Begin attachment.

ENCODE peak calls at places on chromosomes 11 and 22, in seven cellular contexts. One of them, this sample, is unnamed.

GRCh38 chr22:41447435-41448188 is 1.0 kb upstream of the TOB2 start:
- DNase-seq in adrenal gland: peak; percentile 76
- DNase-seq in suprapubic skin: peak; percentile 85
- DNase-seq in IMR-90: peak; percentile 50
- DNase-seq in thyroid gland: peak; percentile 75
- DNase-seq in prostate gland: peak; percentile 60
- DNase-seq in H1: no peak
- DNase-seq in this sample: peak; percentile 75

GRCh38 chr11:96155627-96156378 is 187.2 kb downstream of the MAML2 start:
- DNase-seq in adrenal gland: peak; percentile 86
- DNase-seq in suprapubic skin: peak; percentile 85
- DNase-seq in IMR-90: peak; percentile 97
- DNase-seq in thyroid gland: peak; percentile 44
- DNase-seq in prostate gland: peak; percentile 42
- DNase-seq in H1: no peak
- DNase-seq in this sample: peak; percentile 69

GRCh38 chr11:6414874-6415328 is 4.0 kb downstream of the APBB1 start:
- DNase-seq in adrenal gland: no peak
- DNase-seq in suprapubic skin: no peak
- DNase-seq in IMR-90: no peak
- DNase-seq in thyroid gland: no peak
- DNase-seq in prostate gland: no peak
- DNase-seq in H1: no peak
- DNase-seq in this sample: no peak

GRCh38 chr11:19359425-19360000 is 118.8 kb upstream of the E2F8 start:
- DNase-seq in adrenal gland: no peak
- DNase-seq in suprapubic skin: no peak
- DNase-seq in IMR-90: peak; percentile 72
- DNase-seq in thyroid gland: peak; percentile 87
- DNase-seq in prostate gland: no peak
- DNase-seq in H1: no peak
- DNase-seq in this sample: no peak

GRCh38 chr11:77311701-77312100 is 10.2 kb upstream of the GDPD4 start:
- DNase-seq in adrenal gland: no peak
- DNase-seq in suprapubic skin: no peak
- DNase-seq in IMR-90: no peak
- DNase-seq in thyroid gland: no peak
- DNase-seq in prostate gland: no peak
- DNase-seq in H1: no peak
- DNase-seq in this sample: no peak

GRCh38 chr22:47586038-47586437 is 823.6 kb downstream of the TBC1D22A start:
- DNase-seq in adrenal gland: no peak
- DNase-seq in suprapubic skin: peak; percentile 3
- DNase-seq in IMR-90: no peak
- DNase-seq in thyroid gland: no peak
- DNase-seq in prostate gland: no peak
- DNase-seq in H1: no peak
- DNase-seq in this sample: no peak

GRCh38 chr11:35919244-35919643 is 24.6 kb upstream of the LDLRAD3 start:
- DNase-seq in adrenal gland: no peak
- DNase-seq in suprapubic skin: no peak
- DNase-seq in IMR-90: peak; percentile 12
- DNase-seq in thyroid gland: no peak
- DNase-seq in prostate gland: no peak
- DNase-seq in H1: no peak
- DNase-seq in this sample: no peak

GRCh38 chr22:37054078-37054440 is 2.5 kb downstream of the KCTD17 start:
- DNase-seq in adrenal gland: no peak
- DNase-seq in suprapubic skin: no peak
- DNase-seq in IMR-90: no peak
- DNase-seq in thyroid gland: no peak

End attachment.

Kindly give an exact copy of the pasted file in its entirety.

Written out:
ENCODE peak calls at places on chromosomes 11 and 22, in seven cellular contexts. One of them, this sample, is unnamed.

GRCh38 chr22:41447435-41448188 is 1.0 kb upstream of the TOB2 start:
- DNase-seq in adrenal gland: peak; percentile 76
- DNase-seq in suprapubic skin: peak; percentile 85
- DNase-seq in IMR-90: peak; percentile 50
- DNase-seq in thyroid gland: peak; percentile 75
- DNase-seq in prostate gland: peak; percentile 60
- DNase-seq in H1: no peak
- DNase-seq in this sample: peak; percentile 75

GRCh38 chr11:96155627-96156378 is 187.2 kb downstream of the MAML2 start:
- DNase-seq in adrenal gland: peak; percentile 86
- DNase-seq in suprapubic skin: peak; percentile 85
- DNase-seq in IMR-90: peak; percentile 97
- DNase-seq in thyroid gland: peak; percentile 44
- DNase-seq in prostate gland: peak; percentile 42
- DNase-seq in H1: no peak
- DNase-seq in this sample: peak; percentile 69

GRCh38 chr11:6414874-6415328 is 4.0 kb downstream of the APBB1 start:
- DNase-seq in adrenal gland: no peak
- DNase-seq in suprapubic skin: no peak
- DNase-seq in IMR-90: no peak
- DNase-seq in thyroid gland: no peak
- DNase-seq in prostate gland: no peak
- DNase-seq in H1: no peak
- DNase-seq in this sample: no peak

GRCh38 chr11:19359425-19360000 is 118.8 kb upstream of the E2F8 start:
- DNase-seq in adrenal gland: no peak
- DNase-seq in suprapubic skin: no peak
- DNase-seq in IMR-90: peak; percentile 72
- DNase-seq in thyroid gland: peak; percentile 87
- DNase-seq in prostate gland: no peak
- DNase-seq in H1: no peak
- DNase-seq in this sample: no peak

GRCh38 chr11:77311701-77312100 is 10.2 kb upstream of the GDPD4 start:
- DNase-seq in adrenal gland: no peak
- DNase-seq in suprapubic skin: no peak
- DNase-seq in IMR-90: no peak
- DNase-seq in thyroid gland: no peak
- DNase-seq in prostate gland: no peak
- DNase-seq in H1: no peak
- DNase-seq in this sample: no peak

GRCh38 chr22:47586038-47586437 is 823.6 kb downstream of the TBC1D22A start:
- DNase-seq in adrenal gland: no peak
- DNase-seq in suprapubic skin: peak; percentile 3
- DNase-seq in IMR-90: no peak
- DNase-seq in thyroid gland: no peak
- DNase-seq in prostate gland: no peak
- DNase-seq in H1: no peak
- DNase-seq in this sample: no peak

GRCh38 chr11:35919244-35919643 is 24.6 kb upstream of the LDLRAD3 start:
- DNase-seq in adrenal gland: no peak
- DNase-seq in suprapubic skin: no peak
- DNase-seq in IMR-90: peak; percentile 12
- DNase-seq in thyroid gland: no peak
- DNase-seq in prostate gland: no peak
- DNase-seq in H1: no peak
- DNase-seq in this sample: no peak

GRCh38 chr22:37054078-37054440 is 2.5 kb downstream of the KCTD17 start:
- DNase-seq in adrenal gland: no peak
- DNase-seq in suprapubic skin: no peak
- DNase-seq in IMR-90: no peak
- DNase-seq in thyroid gland: no peak